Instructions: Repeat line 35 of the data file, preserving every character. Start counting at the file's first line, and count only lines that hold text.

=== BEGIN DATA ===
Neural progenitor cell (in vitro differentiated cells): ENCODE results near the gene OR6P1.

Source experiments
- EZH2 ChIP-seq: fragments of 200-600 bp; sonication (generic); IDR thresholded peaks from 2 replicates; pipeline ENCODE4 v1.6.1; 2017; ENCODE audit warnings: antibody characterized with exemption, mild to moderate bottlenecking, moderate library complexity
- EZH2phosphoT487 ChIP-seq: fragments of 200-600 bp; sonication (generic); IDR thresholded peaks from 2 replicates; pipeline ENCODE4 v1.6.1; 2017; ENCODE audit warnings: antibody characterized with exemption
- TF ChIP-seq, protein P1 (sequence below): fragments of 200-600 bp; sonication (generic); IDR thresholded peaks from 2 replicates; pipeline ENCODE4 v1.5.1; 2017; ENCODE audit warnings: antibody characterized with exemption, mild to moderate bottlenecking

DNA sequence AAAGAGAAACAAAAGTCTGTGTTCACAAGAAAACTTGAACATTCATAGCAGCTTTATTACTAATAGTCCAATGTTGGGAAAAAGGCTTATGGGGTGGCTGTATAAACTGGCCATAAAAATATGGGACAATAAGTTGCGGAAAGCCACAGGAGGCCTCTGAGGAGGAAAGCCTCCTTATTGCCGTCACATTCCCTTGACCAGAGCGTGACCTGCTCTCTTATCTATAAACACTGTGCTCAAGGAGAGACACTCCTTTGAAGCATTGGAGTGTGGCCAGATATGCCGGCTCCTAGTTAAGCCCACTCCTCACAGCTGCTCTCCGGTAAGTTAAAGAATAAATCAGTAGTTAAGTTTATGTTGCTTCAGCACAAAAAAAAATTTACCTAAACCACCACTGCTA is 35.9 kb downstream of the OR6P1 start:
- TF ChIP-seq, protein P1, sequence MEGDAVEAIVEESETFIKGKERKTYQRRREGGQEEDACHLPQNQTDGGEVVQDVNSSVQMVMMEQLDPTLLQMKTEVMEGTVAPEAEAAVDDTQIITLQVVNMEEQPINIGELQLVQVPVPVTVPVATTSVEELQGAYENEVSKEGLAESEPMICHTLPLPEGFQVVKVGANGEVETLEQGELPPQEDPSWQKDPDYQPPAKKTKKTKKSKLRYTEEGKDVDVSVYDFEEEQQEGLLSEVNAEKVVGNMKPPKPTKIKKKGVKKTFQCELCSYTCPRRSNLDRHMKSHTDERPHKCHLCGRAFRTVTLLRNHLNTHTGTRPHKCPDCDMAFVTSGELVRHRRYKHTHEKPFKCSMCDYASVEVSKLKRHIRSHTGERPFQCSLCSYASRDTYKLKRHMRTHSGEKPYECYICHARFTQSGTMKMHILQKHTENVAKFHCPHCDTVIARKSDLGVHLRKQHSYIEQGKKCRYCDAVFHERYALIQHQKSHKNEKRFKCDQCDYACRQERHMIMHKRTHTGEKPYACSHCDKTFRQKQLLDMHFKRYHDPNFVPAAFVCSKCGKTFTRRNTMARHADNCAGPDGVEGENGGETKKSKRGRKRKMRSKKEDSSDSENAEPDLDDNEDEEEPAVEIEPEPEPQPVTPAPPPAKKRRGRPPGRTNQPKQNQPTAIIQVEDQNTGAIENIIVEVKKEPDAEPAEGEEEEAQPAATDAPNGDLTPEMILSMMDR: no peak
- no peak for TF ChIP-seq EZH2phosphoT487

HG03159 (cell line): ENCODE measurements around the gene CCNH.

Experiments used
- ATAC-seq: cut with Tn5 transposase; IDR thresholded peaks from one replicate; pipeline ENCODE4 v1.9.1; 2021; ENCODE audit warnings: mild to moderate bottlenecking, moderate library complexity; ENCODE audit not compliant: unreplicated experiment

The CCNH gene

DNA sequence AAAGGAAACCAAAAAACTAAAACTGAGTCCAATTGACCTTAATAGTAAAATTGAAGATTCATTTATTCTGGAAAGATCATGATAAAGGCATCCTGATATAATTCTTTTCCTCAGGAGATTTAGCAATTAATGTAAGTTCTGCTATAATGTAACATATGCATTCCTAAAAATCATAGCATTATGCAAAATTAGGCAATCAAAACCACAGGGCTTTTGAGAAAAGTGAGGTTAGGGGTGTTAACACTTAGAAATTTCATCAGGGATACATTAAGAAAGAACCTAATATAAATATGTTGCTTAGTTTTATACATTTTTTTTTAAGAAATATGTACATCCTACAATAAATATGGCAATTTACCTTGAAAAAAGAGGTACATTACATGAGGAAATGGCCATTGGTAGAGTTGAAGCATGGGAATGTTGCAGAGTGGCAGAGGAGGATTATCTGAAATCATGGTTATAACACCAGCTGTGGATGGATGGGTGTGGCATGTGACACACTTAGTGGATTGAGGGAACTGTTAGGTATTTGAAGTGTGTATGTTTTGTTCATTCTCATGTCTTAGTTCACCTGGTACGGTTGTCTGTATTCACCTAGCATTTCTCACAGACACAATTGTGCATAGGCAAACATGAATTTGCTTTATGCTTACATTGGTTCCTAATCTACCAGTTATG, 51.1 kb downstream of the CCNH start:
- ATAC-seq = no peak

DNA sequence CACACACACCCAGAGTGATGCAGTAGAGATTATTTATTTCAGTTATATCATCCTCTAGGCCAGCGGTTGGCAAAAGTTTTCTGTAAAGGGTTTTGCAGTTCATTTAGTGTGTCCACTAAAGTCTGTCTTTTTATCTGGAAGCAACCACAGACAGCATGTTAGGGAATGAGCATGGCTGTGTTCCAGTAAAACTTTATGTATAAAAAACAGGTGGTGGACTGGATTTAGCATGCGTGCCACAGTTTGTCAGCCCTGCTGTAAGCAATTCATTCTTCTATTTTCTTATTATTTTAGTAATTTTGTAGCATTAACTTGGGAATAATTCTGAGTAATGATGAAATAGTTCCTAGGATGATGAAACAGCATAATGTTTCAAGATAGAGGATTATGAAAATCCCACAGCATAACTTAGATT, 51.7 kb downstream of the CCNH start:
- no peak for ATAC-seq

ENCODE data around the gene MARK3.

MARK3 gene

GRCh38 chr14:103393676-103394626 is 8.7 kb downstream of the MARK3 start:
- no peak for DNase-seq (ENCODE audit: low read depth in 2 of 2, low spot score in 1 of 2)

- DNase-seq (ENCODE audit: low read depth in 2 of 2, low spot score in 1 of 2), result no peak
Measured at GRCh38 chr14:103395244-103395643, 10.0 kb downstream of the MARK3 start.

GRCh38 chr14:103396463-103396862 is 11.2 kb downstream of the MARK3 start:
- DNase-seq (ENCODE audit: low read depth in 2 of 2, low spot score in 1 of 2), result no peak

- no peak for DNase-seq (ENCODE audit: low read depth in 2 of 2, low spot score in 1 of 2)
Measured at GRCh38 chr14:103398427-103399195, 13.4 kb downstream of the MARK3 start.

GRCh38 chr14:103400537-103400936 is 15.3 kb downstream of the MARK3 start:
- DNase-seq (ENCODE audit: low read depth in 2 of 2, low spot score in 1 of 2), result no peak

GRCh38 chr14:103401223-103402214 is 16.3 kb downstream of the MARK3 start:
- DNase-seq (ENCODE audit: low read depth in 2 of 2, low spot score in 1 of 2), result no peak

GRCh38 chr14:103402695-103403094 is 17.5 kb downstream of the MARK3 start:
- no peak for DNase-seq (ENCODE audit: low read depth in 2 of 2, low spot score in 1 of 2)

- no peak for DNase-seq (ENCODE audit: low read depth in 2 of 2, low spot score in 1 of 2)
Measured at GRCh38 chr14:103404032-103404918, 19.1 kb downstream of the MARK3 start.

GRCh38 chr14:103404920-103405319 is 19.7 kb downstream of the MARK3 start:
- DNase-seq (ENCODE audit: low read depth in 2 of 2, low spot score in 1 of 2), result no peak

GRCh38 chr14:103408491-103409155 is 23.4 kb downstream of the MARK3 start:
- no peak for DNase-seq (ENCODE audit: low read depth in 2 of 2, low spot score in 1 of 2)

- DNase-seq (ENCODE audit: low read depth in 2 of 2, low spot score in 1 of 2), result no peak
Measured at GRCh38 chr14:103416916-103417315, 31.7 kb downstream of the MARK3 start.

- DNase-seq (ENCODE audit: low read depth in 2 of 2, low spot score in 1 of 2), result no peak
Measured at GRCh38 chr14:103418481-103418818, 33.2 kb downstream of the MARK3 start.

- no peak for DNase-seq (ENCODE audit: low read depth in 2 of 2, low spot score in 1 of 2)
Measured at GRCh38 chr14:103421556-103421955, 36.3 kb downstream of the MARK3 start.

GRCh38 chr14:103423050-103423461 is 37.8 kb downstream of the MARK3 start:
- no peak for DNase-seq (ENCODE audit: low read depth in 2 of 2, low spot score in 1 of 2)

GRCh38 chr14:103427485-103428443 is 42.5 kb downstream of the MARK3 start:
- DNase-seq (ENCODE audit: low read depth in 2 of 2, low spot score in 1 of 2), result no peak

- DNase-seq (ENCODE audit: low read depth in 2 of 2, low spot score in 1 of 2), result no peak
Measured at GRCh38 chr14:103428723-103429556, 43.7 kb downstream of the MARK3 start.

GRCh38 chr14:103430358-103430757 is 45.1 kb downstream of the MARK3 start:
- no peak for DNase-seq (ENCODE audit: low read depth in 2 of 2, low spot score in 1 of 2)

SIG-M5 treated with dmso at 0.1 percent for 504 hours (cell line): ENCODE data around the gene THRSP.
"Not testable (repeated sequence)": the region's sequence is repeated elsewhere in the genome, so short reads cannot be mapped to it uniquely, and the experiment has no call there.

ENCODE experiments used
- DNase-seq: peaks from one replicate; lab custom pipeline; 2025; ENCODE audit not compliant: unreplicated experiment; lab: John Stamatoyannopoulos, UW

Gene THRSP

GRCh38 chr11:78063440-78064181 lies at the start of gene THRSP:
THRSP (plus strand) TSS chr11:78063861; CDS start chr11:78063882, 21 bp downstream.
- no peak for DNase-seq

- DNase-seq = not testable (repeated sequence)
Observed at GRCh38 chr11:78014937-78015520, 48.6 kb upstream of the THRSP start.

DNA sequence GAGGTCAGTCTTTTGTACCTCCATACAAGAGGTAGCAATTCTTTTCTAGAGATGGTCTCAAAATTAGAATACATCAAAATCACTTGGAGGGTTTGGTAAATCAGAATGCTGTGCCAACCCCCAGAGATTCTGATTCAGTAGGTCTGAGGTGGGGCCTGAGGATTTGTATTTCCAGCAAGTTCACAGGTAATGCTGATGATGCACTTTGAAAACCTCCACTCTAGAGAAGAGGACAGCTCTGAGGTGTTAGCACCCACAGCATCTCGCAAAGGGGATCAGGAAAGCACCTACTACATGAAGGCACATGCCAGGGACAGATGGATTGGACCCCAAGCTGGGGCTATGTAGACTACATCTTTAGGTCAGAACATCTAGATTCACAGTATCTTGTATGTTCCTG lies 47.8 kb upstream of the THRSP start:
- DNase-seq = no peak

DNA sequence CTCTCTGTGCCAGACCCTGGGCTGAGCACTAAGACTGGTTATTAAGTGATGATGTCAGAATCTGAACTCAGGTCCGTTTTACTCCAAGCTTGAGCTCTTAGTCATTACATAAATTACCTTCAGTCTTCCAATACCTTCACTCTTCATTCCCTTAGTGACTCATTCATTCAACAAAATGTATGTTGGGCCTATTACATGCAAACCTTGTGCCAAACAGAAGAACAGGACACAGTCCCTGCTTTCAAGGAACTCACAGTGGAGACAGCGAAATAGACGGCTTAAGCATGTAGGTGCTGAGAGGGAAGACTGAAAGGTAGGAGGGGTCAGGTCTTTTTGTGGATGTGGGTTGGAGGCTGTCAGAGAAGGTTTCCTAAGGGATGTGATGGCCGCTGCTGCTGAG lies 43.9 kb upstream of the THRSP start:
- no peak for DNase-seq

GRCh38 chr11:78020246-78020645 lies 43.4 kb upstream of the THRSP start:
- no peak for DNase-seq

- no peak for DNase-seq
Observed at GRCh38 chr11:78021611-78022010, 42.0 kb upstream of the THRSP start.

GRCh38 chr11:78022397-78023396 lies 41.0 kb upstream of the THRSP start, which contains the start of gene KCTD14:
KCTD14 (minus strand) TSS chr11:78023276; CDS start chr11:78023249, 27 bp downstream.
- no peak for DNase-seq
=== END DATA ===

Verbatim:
GRCh38 chr14:103404920-103405319 is 19.7 kb downstream of the MARK3 start: